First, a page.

Holter Monitoring

What is a Holter monitor?
A Holter monitor is a device used to record a continuous electrocardiogram for 24 to 48 hours. The electrical activity of your heart is recorded on a tape cassette. You wear the monitor and place signals on the tape to mark symptoms or events. Such monitors, also called ambulatory electrocardiographic monitors (AEMs), have been around for 30 years.Holter monitors are mostly used for two purposes:to observe and record heart rhythm and any abnormality that might occur to look for times when the heart muscle is not getting enough blood flow through the coronary arteries.

When is it used?
Symptoms such as dizziness, palpitations, and shortness of breath, fainting spells, and chest pain may have many different causes. A Holter monitor is used to find out if your heart is causing your symptoms. Heartbeats that are either too fast or too slow may cause light-headedness or fainting. However, these symptoms may not last long enough to show up on an electrocardiogram in your health care provider’s office or in an emergency room. When the feeling of rapid or irregular heartbeats (palpitations), starts in the upper heart chambers (atria) they are rarely a threat to life. But if they start in the lower chambers (ventricles), they may sometimes be a serious health concern. Holter monitors can usually pinpoint the origin of palpitations and help your health care provider decide on a treatment.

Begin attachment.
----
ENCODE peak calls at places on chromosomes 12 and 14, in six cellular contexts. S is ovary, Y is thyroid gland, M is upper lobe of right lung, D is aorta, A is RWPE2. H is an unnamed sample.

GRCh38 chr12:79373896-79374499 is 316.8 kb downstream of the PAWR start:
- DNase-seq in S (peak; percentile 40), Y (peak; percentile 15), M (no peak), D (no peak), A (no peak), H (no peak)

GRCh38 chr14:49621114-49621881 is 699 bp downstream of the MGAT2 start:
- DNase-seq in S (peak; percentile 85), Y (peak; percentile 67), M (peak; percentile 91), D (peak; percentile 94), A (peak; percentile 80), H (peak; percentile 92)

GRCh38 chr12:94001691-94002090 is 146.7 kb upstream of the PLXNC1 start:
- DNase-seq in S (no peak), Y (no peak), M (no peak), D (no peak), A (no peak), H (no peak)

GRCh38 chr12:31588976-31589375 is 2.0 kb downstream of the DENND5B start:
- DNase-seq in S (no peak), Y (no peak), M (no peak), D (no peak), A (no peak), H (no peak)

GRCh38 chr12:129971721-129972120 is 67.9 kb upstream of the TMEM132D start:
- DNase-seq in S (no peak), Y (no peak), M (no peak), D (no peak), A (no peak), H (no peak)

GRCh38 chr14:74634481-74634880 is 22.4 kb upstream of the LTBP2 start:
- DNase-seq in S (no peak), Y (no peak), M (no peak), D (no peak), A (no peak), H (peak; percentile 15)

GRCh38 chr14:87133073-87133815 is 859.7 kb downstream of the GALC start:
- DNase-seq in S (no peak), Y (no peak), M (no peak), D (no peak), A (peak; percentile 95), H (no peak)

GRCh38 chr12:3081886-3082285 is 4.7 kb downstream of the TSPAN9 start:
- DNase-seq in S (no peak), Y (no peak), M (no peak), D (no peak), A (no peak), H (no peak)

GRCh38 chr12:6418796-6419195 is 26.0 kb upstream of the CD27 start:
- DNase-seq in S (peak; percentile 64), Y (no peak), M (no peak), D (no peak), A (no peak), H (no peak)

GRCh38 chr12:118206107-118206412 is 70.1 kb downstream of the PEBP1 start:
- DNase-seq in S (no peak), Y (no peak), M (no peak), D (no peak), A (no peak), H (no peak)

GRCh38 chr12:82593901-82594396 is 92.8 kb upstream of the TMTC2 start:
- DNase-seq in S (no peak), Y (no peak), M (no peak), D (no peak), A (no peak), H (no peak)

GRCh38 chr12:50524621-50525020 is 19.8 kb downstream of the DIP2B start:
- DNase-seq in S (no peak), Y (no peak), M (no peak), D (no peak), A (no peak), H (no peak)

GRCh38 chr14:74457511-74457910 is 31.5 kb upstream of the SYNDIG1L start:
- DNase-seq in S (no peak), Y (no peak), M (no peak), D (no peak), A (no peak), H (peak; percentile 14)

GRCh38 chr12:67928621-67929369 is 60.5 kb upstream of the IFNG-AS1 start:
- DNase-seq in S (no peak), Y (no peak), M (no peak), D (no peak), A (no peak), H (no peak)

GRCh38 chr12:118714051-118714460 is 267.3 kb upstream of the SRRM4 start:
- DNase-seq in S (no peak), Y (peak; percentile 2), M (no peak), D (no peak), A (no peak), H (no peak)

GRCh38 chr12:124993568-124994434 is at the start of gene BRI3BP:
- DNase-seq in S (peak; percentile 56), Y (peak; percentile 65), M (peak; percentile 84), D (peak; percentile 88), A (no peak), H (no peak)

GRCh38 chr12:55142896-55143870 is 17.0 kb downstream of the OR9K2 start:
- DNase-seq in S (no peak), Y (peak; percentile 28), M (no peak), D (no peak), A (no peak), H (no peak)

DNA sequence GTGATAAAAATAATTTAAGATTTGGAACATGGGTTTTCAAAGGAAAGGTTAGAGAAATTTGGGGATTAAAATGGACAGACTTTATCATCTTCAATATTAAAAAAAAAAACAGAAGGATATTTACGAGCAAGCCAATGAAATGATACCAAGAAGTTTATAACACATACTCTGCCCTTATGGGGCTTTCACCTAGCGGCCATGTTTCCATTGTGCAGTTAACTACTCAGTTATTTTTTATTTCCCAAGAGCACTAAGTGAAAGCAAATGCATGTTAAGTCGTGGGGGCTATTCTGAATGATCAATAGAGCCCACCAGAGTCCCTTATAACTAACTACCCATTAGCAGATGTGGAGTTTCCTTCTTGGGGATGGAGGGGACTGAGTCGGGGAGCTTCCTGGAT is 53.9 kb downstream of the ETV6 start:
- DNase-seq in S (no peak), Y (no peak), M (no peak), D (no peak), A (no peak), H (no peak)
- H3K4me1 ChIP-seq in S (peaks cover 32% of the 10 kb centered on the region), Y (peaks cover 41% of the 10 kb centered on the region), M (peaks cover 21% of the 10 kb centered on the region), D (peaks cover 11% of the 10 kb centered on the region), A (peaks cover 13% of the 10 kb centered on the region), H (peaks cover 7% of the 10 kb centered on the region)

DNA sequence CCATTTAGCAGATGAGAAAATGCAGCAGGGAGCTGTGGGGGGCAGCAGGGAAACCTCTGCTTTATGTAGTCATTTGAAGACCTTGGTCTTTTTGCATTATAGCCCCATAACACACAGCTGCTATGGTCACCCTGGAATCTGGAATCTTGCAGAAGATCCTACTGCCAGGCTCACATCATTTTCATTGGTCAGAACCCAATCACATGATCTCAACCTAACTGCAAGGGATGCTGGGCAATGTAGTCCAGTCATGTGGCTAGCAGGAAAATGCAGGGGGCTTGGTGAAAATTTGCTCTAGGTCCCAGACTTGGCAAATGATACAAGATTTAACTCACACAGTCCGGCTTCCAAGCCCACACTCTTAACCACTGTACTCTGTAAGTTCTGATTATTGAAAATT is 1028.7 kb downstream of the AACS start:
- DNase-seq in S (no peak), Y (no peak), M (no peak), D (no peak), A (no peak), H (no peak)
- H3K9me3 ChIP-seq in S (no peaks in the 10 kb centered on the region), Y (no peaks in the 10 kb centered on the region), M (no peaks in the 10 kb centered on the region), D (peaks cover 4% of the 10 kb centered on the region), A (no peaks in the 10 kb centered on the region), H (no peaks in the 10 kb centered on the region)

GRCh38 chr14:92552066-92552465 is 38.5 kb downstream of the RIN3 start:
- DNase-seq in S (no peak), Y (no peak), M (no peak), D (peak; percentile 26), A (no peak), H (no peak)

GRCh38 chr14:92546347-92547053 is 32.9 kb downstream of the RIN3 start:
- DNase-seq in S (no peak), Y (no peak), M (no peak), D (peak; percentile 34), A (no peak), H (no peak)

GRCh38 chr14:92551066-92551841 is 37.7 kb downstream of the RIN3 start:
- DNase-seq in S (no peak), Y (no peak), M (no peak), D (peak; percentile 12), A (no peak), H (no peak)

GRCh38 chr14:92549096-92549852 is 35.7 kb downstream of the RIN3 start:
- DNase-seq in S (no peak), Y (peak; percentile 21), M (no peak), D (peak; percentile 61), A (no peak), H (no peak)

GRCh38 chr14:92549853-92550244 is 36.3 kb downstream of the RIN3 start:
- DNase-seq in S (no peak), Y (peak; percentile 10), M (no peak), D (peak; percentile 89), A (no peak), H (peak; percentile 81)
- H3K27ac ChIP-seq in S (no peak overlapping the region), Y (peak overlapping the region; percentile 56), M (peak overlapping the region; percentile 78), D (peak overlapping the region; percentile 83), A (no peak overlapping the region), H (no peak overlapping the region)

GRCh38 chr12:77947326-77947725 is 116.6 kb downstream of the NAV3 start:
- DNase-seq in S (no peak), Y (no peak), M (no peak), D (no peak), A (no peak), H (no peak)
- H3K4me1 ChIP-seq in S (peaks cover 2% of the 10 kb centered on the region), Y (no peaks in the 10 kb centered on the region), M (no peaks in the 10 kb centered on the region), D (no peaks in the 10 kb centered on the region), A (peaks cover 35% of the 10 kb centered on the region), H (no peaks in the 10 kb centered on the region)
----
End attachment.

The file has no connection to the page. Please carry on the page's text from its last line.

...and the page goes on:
Coronary arteries can be fully or partially blocked by atherosclerosis, or “hardening of the arteries.” The artery itself responds to signals that tell it to expand (dilate) or narrow (constrict.) Either kind of signal may cause a temporary decrease in blood supply to the heart muscle. The Holter monitor can detect these events, alerting your health care provider to possible problems. It can help identify people at higher risk of heart attack or sudden death.

What happens during the procedure?
In the health care provider’s office, the hospital, or clinic you will be asked to remove your clothes down to the waist. Men will have portions of their chest hair shaved. You will then have sticky electrodes put in position with adhesive. The electrodes are attached to a small tape recorder. The recorder is carried on a belt or shoulder strap. You will be given a diary to record your activities or symptoms for the next 24 or 48 hours. When you return to the office or clinic, the electrodes will be removed. The tape and diary will be reviewed. The procedure is very safe, although sometimes the electrode attachments irritate the skin.

What happens after the procedure?
Your health care provider will review the Holter monitor tape and tell you about the results at your next visit or sooner, if needed. Sometimes, such as when you are taking new medicine, repeated monitoring may be required. Holter monitors are a useful way to detect heart rhythm problems that otherwise might remain hidden.